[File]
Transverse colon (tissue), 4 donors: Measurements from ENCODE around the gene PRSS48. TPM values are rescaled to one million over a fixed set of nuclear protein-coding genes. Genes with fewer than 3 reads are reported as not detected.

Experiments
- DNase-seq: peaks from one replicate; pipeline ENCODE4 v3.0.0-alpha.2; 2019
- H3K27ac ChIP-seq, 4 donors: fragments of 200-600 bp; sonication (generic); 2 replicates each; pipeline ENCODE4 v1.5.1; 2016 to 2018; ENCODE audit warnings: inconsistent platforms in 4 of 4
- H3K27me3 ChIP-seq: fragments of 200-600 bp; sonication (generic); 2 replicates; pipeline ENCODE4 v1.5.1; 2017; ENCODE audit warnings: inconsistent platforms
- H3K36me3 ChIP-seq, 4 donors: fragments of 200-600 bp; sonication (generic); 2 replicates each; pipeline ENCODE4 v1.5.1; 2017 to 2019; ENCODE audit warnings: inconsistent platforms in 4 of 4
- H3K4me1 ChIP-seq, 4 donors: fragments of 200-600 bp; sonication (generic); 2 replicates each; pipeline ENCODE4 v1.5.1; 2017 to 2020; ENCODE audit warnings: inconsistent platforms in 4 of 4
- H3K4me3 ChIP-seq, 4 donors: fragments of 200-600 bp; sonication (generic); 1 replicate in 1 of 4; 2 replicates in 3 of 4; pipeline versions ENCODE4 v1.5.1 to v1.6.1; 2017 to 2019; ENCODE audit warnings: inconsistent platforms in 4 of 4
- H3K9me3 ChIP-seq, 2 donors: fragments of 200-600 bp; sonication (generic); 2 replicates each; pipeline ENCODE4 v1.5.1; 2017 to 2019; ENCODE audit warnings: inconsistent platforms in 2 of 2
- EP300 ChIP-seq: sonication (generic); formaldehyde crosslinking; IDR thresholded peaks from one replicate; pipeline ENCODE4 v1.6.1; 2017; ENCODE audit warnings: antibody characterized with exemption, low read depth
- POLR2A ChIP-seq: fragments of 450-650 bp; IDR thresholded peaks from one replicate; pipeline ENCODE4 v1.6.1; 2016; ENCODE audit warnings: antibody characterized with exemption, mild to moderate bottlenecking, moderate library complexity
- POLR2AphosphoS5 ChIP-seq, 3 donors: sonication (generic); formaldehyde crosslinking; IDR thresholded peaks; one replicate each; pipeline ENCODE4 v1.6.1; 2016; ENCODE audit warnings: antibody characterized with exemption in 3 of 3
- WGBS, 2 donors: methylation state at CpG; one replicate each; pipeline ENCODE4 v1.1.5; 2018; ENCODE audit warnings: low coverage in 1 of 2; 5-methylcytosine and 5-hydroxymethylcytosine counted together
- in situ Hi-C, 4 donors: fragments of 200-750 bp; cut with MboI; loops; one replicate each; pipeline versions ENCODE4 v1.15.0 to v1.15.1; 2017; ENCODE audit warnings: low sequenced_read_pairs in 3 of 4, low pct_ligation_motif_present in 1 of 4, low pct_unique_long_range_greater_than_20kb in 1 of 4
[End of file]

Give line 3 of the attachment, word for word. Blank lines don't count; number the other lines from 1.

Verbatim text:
- DNase-seq: peaks from one replicate; pipeline ENCODE4 v3.0.0-alpha.2; 2019